At lunchtime I write up my day so far in this blog post, up to and including this bit here. Reading it back, I can't help feeling it is lacking in sufficient drama and intrigue to attract new people to the profession, and I am gripped by the need to ensure I do interesting things in the afternoon, so I can report them here. Why do I not have any cross-site groups to attend, or teaching, or presentations in this of all weeks?! Panic rises as a I realise it’s already Friday, the project’s officially designated day-in-the-life blogging week ends in a few hours, so it’s today’s activities blogged or nothing at all. Brushing aside nagging doubts that to make your day more interesting in order to blog on it is a: undermining of the whole point of the Library Day in the Life project, b: the tail wagging the dog on an epic scale and c: bonkers, I wonder whether I should prepare now for a Student Provisions Group meeting which doesn't happen for two and a bit weeks but really should be pretty interesting and diverse, or write the paper I'm to give at CILIP's Graduate Day now, even though it isn't until September, in order to sound like today is full of interesting stuff. I'm starting to feel like I'm in the film Adaptation or some other postmodern thing where the boundaries of reality and the documentation of that reality become blurred...
Having pulled myself together from earlier, I deal with the very real issues I need to sort before I go home. On Monday I (mercifully) have an assistant starting (not as in, can you make me a cup of coffee, thanks - but as in, taking some of my tasks off me...) to help cope with the peak-period workload. I have 2 months of full-time assistance, but due to various complicated reasons I won't bore you with, this is divided into 2 weeks of the person starting Monday, and then 6 weeks of someone else. In order to make the best use of the assistant's brief time, we really need for her to hit the ground running, which means setting everything up in advance as much as possible. We've sorted her computer log-in and password (I hope), and I've updated all the procedures I've written on the kinds of things she'll be doing. This is important because, due to an accident of timing, I'm actually off for 3 days of next week to work on my MSc dissertation! My boss is off as well, so the assistant will be working on her own, albeit alongside others from the e-Resources Team who work on different things, for much of her first week. I'm considering swapping one of my leave days so I'm around for longer, but even so I want there to be as much written documentation as possible for her to refer to in my absence. (Although I will be at the computer the whole time I'm at home, so she can easily email queries and so on.)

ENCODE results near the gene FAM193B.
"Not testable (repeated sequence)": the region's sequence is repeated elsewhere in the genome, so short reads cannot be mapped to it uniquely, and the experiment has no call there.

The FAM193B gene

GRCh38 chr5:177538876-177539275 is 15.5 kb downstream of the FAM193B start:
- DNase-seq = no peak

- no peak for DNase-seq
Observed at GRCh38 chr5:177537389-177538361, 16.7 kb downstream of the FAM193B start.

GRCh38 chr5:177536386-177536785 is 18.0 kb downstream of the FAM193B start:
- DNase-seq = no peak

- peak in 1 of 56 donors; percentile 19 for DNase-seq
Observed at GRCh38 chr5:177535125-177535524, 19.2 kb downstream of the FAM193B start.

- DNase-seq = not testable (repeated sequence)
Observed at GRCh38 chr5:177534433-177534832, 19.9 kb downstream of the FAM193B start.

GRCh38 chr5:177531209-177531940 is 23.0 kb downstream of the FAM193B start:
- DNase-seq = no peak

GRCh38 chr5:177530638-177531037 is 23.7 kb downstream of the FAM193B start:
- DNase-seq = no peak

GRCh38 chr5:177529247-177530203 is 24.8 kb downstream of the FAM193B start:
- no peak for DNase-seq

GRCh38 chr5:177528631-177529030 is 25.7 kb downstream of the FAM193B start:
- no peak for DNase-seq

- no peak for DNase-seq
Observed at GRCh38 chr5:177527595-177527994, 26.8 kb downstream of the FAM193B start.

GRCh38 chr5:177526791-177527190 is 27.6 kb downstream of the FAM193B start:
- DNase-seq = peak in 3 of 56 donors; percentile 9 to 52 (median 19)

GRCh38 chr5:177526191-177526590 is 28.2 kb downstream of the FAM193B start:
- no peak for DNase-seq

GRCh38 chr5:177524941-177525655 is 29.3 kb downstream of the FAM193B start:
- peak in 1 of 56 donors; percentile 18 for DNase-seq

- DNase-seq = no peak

The day ends with me realising that the new inter-library loan system we will use for ordering digitised material from the British Library goes live on Monday, and I haven't yet learned to use it, and that I never did reply to the flagged-important emails...
[In other news the written-paper version of the talk I gave at the New Professionals Conference at the start of this month is now available in PDF format from the Papers & Presentations section of the website, in advance of whatever CILIP publication they plan to put it in. The paper is entitled Why are we still defined by our Building? and is essentially about how there are many of us who have escaped the confines of the library building, without necessarily being able to escape the negative connotations that often go with it. There's stuff about classic librarian stereotypes, how the way in which we are perceived interferes with our ability to deliver a service to our customers, and what we can do to change things. It went down pretty well at the time, being given good write-ups here and here, and damned with faint praise a bit here! The downloadable version also contains an Appendix with all the statistical data from the survey of Leeds Library staff on perceptions of librarians etc.]